Oceanography The Official Magazine of
The Oceanography Society
Volume 34 Issue 04 Supplement

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Volume 34, No. 4
Pages 68 - 69


An Integrated Observing Effort for Sargassum Monitoring and Warning in the Caribbean Sea, Tropical Atlantic, and Gulf of Mexico

By Joaquin Triñanes , Chuanmin Hu, Nathan F. Putman, Maria J. Olascoaga, Francisco J. Beron-Vera, Shuai Zhang, and Gustavo J. Goni 
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The floating, golden-brown algae, pelagic Sargassum, plays an important role in the marine ecosystem of the North Atlantic, and depending on its extension and impact, has the potential to be considered a pollutant. In the open sea, it provides a habitat to numerous fish and other species and represents a highly productive ecosystem in an other­wise low-nutrient environment. However, following an apparent regime shift in 2011, large amounts of Sargassum have entered the Caribbean Sea, mostly from the tropical Atlantic, washing ashore in massive amounts (Figure 1). These seasonal events have negatively affected the economies of the region's island nations, which are largely driven by tourism and, to a lesser extent, fishing. The vast amounts of Sargassum may also cause problems for human health (e.g., arsenic concentration), marine navigation, and coastal ecosystems. Monitoring inundation events relies on a combination of in situ and remote-sensing data that have been specifically designed to detect Sargassum and are used to inform numerical models that help predict the extent, amount, and movement of these algae. Interoperable tools for data distribution, information management, and visualization are critical to ensure data, and results from monitoring and predictions, are readily accessible. Such a framework would benefit essential economic, social, and environmental domains and would define the baseline needed to coordinate future science-driven monitoring and evaluation efforts, including contributions toward eventual sustainable commercial exploitation/reuse of Sargassum.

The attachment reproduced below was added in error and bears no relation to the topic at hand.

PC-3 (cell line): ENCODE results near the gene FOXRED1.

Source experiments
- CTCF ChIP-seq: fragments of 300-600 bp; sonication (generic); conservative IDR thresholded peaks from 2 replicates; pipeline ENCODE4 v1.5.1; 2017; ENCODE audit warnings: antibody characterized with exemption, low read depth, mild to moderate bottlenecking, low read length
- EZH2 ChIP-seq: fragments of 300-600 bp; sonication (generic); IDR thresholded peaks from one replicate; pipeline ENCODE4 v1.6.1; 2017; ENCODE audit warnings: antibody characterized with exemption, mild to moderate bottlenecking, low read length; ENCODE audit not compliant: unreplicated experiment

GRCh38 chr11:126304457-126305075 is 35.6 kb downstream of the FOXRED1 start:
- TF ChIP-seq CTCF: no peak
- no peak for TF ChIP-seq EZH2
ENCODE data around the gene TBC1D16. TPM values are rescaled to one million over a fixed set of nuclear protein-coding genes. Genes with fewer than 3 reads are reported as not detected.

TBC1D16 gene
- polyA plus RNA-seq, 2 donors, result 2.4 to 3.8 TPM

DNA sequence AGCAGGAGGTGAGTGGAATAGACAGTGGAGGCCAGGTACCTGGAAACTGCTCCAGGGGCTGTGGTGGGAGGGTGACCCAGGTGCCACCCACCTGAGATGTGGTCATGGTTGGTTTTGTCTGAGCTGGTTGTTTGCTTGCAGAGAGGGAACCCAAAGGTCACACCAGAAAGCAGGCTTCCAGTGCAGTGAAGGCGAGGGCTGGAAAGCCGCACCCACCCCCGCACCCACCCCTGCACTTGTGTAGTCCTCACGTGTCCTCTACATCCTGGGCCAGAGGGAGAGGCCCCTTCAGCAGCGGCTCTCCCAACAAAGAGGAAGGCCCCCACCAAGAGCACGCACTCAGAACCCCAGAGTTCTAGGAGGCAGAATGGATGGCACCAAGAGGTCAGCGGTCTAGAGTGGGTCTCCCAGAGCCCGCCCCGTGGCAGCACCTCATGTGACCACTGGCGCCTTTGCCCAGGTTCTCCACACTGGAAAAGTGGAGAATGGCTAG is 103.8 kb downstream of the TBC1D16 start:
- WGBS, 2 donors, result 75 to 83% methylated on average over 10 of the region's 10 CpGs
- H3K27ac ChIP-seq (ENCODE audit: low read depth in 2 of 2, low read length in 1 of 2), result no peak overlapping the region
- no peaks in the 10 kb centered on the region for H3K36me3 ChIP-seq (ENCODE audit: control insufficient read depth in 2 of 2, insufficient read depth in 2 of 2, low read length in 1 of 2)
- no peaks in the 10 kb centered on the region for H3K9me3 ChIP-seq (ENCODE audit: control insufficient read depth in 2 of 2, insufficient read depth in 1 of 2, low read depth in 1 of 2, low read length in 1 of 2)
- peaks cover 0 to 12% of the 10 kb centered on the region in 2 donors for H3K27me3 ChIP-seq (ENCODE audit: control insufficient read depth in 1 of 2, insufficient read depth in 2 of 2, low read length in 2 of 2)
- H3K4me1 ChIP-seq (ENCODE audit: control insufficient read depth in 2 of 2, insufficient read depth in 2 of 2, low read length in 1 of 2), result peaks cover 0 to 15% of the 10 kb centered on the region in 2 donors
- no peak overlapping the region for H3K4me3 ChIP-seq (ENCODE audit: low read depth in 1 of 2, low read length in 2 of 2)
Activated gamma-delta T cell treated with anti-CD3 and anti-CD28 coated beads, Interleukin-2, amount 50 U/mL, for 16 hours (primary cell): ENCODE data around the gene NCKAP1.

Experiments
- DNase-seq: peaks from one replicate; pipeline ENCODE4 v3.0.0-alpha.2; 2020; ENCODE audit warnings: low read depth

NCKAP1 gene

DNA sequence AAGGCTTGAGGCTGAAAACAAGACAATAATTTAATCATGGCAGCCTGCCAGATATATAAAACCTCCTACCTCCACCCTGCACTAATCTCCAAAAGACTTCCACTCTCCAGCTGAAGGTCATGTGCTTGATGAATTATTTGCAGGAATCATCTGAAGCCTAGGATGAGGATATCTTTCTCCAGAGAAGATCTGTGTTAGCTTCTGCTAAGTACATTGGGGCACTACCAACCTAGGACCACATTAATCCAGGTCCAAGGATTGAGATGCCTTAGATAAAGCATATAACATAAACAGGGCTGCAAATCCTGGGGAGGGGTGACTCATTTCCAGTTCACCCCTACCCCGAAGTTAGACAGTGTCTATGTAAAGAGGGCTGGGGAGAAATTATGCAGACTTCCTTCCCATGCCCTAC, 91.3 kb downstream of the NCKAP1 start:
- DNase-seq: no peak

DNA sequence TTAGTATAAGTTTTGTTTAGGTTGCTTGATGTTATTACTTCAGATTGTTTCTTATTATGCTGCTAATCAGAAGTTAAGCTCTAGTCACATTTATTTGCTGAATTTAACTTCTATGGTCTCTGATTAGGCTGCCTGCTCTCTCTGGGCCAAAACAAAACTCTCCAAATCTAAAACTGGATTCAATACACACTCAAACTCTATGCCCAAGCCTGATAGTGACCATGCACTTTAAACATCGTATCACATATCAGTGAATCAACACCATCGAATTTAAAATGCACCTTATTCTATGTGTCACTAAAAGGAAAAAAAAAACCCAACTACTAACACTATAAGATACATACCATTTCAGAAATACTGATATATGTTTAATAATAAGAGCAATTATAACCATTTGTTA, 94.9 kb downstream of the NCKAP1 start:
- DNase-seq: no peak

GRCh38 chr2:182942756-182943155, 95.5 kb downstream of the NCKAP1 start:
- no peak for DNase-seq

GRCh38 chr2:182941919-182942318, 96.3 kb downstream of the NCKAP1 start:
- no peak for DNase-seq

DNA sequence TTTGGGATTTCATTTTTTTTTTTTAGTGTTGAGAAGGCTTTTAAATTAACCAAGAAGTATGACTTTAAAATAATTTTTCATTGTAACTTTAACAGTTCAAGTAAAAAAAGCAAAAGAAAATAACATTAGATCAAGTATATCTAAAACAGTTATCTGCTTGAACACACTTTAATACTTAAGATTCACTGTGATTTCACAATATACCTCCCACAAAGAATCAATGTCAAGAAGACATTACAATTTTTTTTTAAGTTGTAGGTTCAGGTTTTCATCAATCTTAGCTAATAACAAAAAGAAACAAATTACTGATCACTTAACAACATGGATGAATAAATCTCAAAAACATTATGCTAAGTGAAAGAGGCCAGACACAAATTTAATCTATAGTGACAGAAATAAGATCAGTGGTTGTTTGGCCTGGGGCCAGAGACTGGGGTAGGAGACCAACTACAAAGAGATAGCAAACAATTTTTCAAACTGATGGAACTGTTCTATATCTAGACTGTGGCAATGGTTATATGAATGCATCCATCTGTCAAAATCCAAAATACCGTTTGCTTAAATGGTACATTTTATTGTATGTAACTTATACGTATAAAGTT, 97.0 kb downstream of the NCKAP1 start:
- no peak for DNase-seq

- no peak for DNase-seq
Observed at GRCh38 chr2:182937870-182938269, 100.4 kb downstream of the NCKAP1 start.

FIGURE 1. Severe coastal inundation of Sargassum is shown in Belize in August 2018. Such events usually have important consequences for the local economy, public health, and the coastal ecosystem. Photo credit: hat3m from Pixabay. > High res figure


The complicated dynamics of Sargassum render routine monitoring using ships to collect in situ observations at the scale of the North Atlantic, or even the Caribbean Sea, far from practical. In contrast, satellite sensors can simultaneously observe Sargassum across wide swaths of ocean. Detection of pelagic Sargassum by satellite sensors usually relies on the measurement of red-edge reflectance using bands in the red and near-infrared. Pioneering research by James Gower and Chuanmin Hu led to the development of indices, such as the Maximum Chlorophyll Index (MCI) and the Alternative Floating Algae Index (AFAI), for detecting Sargassum (Figure 2). Similar products (e.g., using the Sentinel-2 Multispectral Instrument) are being developed to improve the coverage in coastal areas, where higher-resolution data are needed to monitor Sargassum). Several monitoring efforts are assessing the abundance of Sargassum in the open ocean and in coastal areas (Hu et al., 2016; Triñanes et al., 2021). Open and unrestricted access to near-real-time and historical MCI/AFAI data are provided by the University of South Florida’s Sargassum Watch System and the National Oceanic and Atmospheric Administration (NOAA) Atlantic OceanWatch. These data contribute to summaries designed to inform regional stakeholders and include the broad-scale monthly Sargassum Outlook Bulletin and a higher-resolution weekly coastal Sargassum Inundation Report (SIR) (Figure 3).


FIGURE 2. Satellite image of Sargassum lines in the eastern Caribbean region, as observed by satellite data from Sentinel-3 OLCI between August 31 and September 1, 2021. Color-coded locations of Argo (orange), drifter (magenta), and glider (yellow) measurements are indicated, and in situ Sargassum (green) observations are superimposed. The inset displays temperature and salinity profiles from in situ platforms are interactive online. The map was created using OceanViewer (https://cwcgom.aoml.noaa.gov). > High res figure